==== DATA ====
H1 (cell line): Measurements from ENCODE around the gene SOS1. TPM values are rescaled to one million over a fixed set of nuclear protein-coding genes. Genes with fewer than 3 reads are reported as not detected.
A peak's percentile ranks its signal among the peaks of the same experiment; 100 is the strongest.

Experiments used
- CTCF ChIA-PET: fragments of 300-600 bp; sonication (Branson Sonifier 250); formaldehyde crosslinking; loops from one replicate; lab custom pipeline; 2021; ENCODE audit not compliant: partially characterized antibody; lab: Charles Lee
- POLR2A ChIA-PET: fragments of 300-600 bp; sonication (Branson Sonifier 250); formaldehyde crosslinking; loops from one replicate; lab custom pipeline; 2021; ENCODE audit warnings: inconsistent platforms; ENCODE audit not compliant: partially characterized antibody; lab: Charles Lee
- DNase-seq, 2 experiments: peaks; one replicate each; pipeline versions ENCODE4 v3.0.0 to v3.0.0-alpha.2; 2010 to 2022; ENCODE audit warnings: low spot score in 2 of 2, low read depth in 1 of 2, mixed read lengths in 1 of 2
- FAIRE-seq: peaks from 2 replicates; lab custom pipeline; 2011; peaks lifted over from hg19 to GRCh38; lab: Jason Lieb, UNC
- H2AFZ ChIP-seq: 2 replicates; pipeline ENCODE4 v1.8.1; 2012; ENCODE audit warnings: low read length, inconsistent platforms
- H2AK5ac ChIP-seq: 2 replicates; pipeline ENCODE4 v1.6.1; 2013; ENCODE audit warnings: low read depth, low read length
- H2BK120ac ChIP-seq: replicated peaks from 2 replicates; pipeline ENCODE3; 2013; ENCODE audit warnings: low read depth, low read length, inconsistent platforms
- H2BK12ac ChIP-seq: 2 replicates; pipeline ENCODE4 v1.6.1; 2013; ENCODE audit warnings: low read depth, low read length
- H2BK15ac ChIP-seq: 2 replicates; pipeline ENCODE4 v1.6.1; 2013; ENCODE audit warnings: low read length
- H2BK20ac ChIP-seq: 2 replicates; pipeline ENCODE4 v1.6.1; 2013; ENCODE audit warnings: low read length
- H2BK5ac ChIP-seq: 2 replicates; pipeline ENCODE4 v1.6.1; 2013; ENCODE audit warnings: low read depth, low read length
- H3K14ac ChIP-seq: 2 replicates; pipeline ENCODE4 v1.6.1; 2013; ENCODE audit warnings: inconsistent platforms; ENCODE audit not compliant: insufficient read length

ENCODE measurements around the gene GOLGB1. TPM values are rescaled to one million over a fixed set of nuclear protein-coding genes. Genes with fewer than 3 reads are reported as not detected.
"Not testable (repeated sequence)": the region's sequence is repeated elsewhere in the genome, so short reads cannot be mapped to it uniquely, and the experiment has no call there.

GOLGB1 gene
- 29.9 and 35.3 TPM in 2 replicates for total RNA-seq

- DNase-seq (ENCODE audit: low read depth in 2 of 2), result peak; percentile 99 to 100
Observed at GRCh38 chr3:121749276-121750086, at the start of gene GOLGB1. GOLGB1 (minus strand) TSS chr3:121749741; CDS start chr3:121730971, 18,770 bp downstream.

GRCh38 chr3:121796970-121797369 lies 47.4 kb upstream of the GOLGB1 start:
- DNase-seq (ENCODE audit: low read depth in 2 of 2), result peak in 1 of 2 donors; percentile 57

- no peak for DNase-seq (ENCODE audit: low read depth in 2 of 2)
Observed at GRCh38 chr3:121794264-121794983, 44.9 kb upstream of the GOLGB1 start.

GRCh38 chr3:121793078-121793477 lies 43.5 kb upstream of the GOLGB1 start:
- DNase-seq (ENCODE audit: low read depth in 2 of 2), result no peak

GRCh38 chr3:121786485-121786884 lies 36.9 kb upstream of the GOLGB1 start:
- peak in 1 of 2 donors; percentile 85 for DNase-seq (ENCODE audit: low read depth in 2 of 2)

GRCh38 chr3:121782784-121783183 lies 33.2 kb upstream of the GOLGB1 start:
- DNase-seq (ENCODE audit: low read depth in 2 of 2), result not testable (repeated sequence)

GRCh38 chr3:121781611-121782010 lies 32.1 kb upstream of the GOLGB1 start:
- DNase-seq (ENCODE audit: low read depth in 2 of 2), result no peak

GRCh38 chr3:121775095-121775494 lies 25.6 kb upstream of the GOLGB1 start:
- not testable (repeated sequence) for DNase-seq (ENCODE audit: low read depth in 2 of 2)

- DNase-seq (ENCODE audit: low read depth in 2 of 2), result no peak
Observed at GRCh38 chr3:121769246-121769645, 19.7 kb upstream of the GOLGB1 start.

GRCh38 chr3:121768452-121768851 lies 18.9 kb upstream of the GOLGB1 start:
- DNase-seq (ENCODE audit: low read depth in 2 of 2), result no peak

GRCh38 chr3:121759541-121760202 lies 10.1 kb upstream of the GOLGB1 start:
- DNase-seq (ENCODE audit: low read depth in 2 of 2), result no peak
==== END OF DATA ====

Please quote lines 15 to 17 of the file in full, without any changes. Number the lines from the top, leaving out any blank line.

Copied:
- H3K14ac ChIP-seq: 2 replicates; pipeline ENCODE4 v1.6.1; 2013; ENCODE audit warnings: inconsistent platforms; ENCODE audit not compliant: insufficient read length

ENCODE measurements around the gene GOLGB1. TPM values are rescaled to one million over a fixed set of nuclear protein-coding genes. Genes with fewer than 3 reads are reported as not detected.
"Not testable (repeated sequence)": the region's sequence is repeated elsewhere in the genome, so short reads cannot be mapped to it uniquely, and the experiment has no call there.